Collaboration not appropriation

| by Avatâra Ayuso

Extreme conditions, climate change, and colonialist perspectives. Dance artist Avatâra Ayuso travelled to Nunavut, Canada, with the Artists' International Development Fund to meet female Inuit artists, and challenge Eurocentric perspectives

Naulaq LeDrew3. IqaluitNaulaq LeDrew in Iqaluit. Photo: Terry Braun

There I was, flying over the North Pole 5,000km from my homeland, about to meet one of the most resilient communities in the world: the Inuit.


Road to Nowhere


I have always been fascinated by life in extreme landscapes — those with challenging living conditions where humans need to adapt in order to survive — and how cultural practices emerge under those conditions. In my artistic practice, I'm also constantly trying to move away from a Eurocentric perspective. These interests have driven me to worldwide research into contemporary performing arts, and dance in particular.

The empowerment of women has also always been a priority for me. Even at an early age I felt how women are undervalued in their personal, professional and artistic lives. To contribute to change, I established the AWA Dance Initiative (Advancing Women's Aspirations in Dance) to support girls and women from different cultures develop their potential in the creative industries. However, I did not know at all who the women of the Arctic were.  I wanted to find out.

Both these interests led me to Nunavut, the most northern Canadian province, with the aim to promote exchange and develop collaborations between female Inuit performing artists and myself (a Spanish artist, based in the UK, with a multicultural artistic approach).

"I did not know at all who the women of the Arctic were. I wanted to find out."

Avatâra Ayuso performs Raven Dance in the Arctic at -25°C 

The trip turned out to be my most challenging research so far, not just logistically — getting to the Arctic is not a straightforward activity — but because of the historical socio-political issues I became aware of. The Inuit are facing issues and achieving things we are not aware of, both in their lives and in their artistic practices.

So who are the Inuit of the 21st century? We — white people, as they call us — are still anchored in a colonial understanding of indigenous people. I wanted to better understand the socio-political context in which indigenous groups operate in 21st century Canada. My motto was: respect and appreciation (not appropriation). These were the driving forces of the collaboration.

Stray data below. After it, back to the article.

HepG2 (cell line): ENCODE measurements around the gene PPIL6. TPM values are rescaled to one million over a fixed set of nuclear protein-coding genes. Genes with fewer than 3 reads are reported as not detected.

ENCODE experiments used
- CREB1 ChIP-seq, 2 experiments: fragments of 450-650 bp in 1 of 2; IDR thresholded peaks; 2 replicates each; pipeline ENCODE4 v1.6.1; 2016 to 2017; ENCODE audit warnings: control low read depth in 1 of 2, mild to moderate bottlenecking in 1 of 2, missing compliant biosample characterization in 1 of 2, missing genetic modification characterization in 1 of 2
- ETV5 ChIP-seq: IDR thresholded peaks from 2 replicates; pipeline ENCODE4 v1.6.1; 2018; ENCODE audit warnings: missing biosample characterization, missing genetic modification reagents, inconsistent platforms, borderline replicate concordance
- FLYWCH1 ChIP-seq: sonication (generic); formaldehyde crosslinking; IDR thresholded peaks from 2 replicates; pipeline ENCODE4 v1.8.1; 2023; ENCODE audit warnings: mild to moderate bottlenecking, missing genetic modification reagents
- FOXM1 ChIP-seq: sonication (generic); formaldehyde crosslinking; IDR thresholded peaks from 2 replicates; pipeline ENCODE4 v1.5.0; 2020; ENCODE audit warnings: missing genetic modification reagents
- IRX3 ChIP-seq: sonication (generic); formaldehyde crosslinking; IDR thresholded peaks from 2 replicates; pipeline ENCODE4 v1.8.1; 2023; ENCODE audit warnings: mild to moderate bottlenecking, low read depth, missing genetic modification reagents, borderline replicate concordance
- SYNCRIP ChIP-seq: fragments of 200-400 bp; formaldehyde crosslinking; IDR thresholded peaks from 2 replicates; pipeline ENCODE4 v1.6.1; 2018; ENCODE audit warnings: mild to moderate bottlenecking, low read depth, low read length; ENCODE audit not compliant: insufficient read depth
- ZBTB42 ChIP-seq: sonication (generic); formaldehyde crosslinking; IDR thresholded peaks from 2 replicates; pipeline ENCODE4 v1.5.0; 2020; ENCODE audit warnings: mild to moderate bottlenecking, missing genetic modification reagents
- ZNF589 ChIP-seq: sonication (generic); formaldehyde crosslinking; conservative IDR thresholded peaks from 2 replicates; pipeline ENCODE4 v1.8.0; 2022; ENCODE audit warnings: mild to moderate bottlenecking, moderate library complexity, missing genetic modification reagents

I travelled to Iqaluit, (meaning the place of many fish) during the springtime Toonik Tyme festival, which celebrates traditional Inuit knowledge. Despite the sun and blue sky, temperatures dipped between -25°C and -40°C  every day. Iqaluit, with a population of almost 8000 people, feels like a moon base: everything is shipped in, there are no trees, nothing can be cultivated and streets do not have names. Well, only one does: Road to Nowhere.

"We are still anchored in a colonial understanding of indigenous people"

Avatara Ayuso and Naulaq Ledrew in rehearsals Adam Dreessen2Avatâra Ayuso and Naulaq LeDrew rehearse together. Photo: Adam Dreessen


Arts and traditional knowledge


Under these conditions, the Inuit are reinvigorating their own culture, language and traditions. They suffered from colonisation and hard assimilation policies, but now there is a strong cultural movement to bring back who they are.

Traditional knowledge is valued highly, and all artistic practices are strongly connected with it. I wanted to find out more about current Inuit artists and the catalyst for this was the organisation Qaggiavuut, the first Nunavut performing arts centre, led by the inspiring women Laakkuluk Williamson Bathory and Ellen Hamilton. Their mission is to strengthen, promote, advocate and create space for Nunavut performing artists with a focus on Inuit culture. They believe that performing artists are agents of change and renewal.

They put me in contact with local artists who introduced me to their main artforms: throat singing and dance drumming. The female artists I talked to highlighted that both throat singing and drumming are empowering activities for women. After almost disappearing during the 20th century, these artforms have been brought back by women, transmitted from generation to generation, and revalued.

"Another deep problem affects the Inuit performing arts: cultural appropriation"